David Icke, Alex Jones, Jessie Ventura and George Green - The End Game - David Icke Website
Anyone watching these videos will get it real fast. I spent about an hour googling what I saw and I'll be darned.... Ventura's NOT a total whacko talking out his rear. Nestle is not only selling us back our own water…. but….. Nestle’s using that loophole and they’re literally sucking us dry while we’re distracted worrying about AGW catastrophes of Biblical proportions.
It’s hard tracking down that French multinational Veolia Environnement. Watch your spelling of the word environment or you won’t be able to do your own research on Veolia.
See this….
YouTube - Spragg BagTM Waterbag Demonstration Voyage
Did you catch they’ve got bigger bags now and did you catch the reasoning behind the use of these bags is so we could start shipping water from places where there’s too much to places where there’s not enough. So began the shipping of billions and billions of gallons of our water to the “developing” nation of China. We’re robbing our children under the guise of protecting them from AGW. Redistribution of our water to “developing” countries was one of the UN’s goals…. it’s a bandaid on the unsustainable population growth occurring in many “developing” countries. In China’s situation…. they’re depleting their fresh water primarly because of the number of coal plants they’re building to “sustain” their huddled masses. They need our water to recharge their aquifers or their agriculture and exports go under. And lookie here, World Bank Pressured over Record Fossil Fuels Lending - IPS ipsnews.net, “World Bank Pressured over Record Fossil Fuels Lending...lending for coal-based power rose 356 percent from the fiscal year 2009”. Coincidence that billions and billions and billions of gallons of our water is ending up in China and now in Africa because of “loopholes” when we haven’t built one new coal plant in the US in how many years and folk still think AGW is responsible for ALL our droughts? Is this a coincidence too when environmentalists are struggling to protect our lands, India, China buying U.S. coal mines, shale gas fields | Grist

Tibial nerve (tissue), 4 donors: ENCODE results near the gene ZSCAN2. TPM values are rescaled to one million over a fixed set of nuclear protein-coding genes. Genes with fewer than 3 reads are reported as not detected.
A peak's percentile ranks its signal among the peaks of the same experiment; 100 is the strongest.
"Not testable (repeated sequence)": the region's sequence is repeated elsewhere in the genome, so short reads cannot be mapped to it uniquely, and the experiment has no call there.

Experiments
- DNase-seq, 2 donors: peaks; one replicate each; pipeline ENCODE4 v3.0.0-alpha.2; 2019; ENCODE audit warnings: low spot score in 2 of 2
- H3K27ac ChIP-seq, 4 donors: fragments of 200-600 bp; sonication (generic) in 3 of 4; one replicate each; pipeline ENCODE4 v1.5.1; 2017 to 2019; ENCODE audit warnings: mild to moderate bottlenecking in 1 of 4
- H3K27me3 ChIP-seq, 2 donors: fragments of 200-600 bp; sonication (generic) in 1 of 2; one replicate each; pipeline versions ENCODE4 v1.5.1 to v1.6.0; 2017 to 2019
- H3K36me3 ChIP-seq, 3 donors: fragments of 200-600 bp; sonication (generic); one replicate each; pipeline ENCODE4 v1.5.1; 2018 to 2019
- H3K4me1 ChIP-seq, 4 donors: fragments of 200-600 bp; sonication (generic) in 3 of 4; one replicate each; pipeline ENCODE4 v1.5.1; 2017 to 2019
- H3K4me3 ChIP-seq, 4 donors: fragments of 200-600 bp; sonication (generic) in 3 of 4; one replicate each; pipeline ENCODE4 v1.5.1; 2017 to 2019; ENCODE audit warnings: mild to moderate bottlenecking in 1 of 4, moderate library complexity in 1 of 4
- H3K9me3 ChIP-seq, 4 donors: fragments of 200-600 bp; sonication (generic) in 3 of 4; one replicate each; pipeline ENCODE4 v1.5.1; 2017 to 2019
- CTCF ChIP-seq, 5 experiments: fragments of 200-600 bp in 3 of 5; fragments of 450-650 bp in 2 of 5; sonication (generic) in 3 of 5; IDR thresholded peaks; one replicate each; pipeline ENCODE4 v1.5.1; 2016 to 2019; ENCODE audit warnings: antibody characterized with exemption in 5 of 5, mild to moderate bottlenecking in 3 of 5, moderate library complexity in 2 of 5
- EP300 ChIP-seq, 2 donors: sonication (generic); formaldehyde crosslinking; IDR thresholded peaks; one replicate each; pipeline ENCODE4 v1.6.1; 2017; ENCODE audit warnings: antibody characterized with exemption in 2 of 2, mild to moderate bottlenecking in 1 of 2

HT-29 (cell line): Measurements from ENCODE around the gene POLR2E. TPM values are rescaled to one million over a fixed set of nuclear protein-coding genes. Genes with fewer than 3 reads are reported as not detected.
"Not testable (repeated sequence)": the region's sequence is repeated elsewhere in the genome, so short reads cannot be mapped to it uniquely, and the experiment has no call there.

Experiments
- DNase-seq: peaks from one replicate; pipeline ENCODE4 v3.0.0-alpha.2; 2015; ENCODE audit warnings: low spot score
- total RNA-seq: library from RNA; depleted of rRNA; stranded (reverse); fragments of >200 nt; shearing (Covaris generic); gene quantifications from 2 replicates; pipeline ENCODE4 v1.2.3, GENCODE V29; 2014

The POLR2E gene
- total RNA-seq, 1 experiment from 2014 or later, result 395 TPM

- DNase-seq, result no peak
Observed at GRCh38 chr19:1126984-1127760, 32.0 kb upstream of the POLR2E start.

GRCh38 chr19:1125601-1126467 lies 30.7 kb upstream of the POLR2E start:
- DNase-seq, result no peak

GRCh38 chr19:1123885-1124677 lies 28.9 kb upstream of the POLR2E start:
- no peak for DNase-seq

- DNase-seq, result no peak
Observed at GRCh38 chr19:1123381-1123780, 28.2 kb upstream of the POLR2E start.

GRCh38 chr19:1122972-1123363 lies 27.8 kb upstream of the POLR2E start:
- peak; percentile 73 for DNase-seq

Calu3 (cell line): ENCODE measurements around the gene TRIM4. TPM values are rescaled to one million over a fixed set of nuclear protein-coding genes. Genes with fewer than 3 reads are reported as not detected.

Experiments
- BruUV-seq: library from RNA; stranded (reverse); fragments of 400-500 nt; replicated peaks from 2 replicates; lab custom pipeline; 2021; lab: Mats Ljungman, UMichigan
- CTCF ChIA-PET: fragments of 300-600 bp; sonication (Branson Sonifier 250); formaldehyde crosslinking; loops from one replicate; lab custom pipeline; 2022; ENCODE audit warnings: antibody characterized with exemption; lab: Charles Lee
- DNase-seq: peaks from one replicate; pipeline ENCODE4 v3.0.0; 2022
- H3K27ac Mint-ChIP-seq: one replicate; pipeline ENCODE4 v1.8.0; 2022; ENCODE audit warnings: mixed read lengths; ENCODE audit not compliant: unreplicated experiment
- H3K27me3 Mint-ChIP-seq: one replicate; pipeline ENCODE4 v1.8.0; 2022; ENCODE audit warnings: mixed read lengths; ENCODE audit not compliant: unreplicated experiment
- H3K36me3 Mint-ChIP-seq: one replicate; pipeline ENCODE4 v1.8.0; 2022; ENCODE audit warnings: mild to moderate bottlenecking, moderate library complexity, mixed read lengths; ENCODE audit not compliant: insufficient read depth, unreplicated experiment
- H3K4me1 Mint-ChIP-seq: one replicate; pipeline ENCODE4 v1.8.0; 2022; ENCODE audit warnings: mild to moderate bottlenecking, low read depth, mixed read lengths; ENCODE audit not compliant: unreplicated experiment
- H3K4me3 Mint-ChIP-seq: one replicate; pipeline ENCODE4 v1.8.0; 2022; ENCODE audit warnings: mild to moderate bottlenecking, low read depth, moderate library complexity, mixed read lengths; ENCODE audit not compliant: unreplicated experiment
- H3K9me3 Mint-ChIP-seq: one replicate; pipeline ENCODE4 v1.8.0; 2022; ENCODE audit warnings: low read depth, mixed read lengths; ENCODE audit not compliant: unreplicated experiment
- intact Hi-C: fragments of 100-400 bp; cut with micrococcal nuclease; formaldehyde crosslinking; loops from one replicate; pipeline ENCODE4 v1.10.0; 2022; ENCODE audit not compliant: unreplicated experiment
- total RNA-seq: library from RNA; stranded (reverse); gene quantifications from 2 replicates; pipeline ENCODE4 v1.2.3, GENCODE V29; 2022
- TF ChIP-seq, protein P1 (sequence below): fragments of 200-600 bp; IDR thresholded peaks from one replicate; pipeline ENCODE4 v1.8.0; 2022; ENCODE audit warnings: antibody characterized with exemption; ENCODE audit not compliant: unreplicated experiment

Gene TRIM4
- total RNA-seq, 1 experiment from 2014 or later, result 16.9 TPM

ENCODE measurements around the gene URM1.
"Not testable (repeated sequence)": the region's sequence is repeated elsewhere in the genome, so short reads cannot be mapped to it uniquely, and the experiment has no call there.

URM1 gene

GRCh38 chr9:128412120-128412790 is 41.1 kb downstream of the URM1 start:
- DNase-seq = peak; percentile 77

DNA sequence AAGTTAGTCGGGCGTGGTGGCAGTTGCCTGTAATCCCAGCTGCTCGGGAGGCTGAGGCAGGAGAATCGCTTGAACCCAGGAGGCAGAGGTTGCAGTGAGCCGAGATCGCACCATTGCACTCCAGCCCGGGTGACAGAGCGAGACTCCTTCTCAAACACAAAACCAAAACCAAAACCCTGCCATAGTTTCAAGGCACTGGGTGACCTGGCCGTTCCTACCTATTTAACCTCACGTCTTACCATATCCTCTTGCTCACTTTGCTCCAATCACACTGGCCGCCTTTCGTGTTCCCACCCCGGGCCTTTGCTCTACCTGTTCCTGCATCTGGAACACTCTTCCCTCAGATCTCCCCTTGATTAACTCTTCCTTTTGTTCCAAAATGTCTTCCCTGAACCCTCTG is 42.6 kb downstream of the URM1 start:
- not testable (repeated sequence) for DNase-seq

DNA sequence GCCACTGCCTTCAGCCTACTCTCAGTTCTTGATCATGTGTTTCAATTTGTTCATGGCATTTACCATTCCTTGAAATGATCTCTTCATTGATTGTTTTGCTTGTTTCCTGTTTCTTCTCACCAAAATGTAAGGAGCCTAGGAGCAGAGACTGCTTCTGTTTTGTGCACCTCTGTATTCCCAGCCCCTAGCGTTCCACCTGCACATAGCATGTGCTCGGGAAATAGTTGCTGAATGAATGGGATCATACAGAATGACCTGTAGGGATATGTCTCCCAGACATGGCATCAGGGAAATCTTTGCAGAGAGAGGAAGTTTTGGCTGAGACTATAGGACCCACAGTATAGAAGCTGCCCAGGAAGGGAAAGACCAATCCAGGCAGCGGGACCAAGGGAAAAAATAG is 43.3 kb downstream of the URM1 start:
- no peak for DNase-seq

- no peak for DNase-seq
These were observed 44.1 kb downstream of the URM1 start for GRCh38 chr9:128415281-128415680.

Stripping our lands of coal and water does nothing to preserve biodiversity here in the US and little to support biodiversity overseas but does EVERYTHING to support unsustainable population growth in “developing” countries. The reality is…. our government has already “sanctioned” the theft… and I do mean theft at the price and cost to our lands that we’re selling it to them for…. one of our most precious resources…. our water and our fossil resources.
Thank you WTO for screwing the plants animals and humans on the continent of NA and I do mean on NA because the Canadians go down with us because of NAFTA. This isn’t about the environment to these “stakeholders” and hasn’t been for a long time. Anybody ever wonder what happens to Americans once they’ve taken what they want…. hate to be so blunt but…. that’s when the usefulness of our descendents will outweigh the CO2 they emit by breathing and using precious resources to survive.